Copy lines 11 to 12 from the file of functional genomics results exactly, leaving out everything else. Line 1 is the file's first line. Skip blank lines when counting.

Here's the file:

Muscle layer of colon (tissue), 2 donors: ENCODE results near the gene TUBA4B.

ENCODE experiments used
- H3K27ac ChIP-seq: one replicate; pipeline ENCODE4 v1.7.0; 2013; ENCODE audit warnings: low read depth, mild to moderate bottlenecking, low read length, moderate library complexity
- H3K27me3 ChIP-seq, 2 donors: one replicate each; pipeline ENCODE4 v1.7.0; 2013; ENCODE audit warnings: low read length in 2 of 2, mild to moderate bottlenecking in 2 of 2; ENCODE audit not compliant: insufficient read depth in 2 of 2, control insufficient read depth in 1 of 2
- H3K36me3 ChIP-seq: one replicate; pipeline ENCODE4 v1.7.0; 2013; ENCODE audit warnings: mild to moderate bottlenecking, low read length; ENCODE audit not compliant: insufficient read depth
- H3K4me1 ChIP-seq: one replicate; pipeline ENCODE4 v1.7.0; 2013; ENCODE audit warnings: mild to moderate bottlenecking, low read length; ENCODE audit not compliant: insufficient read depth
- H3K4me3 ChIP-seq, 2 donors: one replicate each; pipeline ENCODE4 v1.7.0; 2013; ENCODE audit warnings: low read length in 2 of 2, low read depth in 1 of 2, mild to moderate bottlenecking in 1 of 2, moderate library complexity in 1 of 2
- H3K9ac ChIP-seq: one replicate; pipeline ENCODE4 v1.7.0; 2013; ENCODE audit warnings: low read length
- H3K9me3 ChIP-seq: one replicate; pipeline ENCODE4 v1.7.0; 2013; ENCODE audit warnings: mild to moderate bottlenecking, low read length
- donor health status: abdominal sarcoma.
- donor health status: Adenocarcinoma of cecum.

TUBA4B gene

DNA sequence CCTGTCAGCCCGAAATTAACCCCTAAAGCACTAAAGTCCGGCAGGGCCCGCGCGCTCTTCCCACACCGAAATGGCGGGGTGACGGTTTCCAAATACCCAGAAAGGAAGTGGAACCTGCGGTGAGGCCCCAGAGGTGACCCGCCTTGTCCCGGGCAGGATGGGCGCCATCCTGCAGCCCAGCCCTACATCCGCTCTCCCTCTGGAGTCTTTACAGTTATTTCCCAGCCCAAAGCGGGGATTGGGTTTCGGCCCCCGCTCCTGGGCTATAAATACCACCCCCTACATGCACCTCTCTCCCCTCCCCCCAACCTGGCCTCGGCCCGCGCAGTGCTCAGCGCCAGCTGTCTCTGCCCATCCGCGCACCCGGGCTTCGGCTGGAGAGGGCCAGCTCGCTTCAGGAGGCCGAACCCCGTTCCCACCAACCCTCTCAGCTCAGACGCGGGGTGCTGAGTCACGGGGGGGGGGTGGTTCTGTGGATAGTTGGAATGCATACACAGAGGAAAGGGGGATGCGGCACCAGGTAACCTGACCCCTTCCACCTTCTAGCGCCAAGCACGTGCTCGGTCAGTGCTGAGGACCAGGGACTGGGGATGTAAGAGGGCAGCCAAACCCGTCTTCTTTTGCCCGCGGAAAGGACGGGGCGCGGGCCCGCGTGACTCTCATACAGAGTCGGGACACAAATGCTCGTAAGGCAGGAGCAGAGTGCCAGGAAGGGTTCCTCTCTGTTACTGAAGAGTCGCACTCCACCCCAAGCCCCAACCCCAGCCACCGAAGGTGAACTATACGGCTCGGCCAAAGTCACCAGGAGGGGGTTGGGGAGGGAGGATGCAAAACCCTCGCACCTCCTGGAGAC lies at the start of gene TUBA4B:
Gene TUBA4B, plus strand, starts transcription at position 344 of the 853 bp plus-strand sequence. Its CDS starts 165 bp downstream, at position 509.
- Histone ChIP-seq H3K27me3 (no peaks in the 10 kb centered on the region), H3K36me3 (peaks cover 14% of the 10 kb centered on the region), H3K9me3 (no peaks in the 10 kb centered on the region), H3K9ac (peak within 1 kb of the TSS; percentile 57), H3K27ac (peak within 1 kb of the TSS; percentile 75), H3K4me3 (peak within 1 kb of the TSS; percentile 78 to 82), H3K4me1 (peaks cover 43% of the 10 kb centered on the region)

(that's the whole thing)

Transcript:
- donor health status: Adenocarcinoma of cecum.

TUBA4B gene